My spirit wants to dance
my wings take flight and soar
I want to cast myself upon the winds
and glide the breath of God.
Up and up, in a spiral of His love
my spirit fuses with the sky
in sheer abandonment of soul
I ride a sunbeam to it’s source
fearful of naught and wanting all
my bursting heart will hold
I surrender to the Son.
Reminders. I wrote this poem many years ago now, but it came back to me with force, yesterday whilst at a “prayer intensive” at Ridley. ( These are short courses, held at the start of the Lent Term, on a variety of subjects that are certainly not labelled ‘intensive’ lightly!) We were asked to bring creative gifts/ideas/ways of praying to share with the group. The group, having shared deeply, over the last day or so, was now in a place of trust and provided a ‘safe place’ in which these gifts and ideas could be aired. One person brought her violin and simply improvised, allowing God’s Spirit to guide her giving her the notes and melodies. A soaring paean of beauty poured from her strings, moving many of us to tears. The picture she had in her mind as she played was of an eagle acending in rising circles. She felt that God was indicating that there was someone who was holding back from soaring for some reason and that God wanted them to fly.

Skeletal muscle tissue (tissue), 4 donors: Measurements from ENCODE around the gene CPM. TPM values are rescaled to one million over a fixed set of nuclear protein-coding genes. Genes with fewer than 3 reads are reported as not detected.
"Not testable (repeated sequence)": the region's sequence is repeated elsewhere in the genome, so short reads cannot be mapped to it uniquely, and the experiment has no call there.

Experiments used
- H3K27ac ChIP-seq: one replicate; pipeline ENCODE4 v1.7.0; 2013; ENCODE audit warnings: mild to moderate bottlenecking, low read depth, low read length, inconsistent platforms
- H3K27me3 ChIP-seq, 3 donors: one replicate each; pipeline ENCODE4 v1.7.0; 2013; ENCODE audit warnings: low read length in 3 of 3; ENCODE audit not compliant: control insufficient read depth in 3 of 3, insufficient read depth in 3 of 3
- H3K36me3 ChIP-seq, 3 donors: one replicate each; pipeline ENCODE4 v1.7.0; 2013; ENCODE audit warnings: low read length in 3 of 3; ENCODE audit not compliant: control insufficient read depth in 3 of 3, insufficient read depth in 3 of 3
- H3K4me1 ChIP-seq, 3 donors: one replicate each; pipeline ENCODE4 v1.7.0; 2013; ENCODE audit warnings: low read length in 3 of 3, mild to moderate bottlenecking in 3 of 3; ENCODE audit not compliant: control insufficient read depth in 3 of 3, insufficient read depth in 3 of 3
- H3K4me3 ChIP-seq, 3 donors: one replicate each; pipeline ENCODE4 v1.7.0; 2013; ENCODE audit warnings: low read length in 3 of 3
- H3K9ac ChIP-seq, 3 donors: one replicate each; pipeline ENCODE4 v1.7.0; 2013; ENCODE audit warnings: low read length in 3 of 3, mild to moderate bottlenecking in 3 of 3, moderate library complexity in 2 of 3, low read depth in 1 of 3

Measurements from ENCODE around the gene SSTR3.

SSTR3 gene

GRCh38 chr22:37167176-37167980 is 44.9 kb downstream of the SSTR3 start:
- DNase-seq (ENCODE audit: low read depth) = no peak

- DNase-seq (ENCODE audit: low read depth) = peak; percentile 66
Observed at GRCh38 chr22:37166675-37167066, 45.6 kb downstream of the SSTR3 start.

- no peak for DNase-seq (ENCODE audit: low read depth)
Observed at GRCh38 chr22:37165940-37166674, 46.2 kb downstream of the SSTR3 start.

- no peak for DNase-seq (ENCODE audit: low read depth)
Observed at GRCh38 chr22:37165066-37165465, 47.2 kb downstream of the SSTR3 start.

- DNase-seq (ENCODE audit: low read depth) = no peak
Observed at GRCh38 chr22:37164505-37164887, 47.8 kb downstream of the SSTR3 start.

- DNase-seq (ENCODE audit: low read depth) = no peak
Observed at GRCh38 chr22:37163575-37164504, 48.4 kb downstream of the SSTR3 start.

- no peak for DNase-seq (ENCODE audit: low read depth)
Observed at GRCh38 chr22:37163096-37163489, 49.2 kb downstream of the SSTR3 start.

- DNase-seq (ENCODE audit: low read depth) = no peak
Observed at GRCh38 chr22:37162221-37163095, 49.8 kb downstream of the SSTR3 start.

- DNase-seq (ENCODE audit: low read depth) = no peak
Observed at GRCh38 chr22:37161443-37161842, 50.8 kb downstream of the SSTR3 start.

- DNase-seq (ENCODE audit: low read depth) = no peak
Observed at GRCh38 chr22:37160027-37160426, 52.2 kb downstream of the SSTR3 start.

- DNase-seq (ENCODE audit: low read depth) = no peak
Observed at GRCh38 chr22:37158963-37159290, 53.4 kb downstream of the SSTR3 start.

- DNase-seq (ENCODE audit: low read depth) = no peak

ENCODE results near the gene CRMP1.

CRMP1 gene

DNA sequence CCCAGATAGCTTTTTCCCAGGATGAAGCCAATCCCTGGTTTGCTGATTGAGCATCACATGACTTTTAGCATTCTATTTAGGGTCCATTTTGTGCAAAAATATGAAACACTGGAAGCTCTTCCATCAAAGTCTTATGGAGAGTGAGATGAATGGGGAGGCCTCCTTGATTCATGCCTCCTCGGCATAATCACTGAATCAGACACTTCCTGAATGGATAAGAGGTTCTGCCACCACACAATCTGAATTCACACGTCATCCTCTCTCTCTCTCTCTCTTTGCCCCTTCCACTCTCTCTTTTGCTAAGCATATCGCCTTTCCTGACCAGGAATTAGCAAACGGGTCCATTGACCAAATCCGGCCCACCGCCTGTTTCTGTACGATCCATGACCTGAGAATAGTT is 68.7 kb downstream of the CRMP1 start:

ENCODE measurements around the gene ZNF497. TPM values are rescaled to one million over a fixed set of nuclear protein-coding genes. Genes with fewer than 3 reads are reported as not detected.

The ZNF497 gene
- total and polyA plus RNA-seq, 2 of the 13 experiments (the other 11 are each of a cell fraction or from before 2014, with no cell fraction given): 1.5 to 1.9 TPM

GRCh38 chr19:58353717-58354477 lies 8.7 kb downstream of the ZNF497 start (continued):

A feather on the breath of God. Ruach Yahweh. The inspiration for the name of this blog comes from a heroine of mine Hildegarde of Bingen, an extraordinary woman of God who lived in the 12th Century. As some of you may have seen on my ‘about’ page – this phrase is one she used to describe herself:
Listen: there was once a king sitting on his throne. Around him stood great and wonderfully beautiful columns ornamented with ivory, bearing the banners of the king with great honour. Then it pleased the king to raise a small feather from the ground and he commanded it to fly. The feather flew, not because of anything in itself but because the air bore it along. Thus am I ‘A feather on the breath of God’.
It is one that I identify with closely, as it is something that God has been teaching me over the years. Letting go of control of my life ( MUCH easier said than done!) and letting Him blow me where He will in any given day, month, year. Abandonment, in short. Jean-Pierre de Caussade‘s Sacrament of the Present Moment was a little book that came into my hands via a dear friend, and it quickly became apparent that it would be one of THOSE books. Life changing.
Rich- like chocolate for the soul, only to be taken in small doses and relished slowly. His subject is abandonment and the childlike simplicity of trust. Seeing all of life as holy and charged-with-God, not separated artificially out into the ordinary and the Divine.
Yesterday was a reminder. A gentle prompt to continue to ‘let go’ and fly upon the breath of God . Just a little feather. Nothing more. Nothing less. But what a breath!
The feather flew, not because of anything in itself but because the air bore it along. Thus am I, a feather on the breath of God’.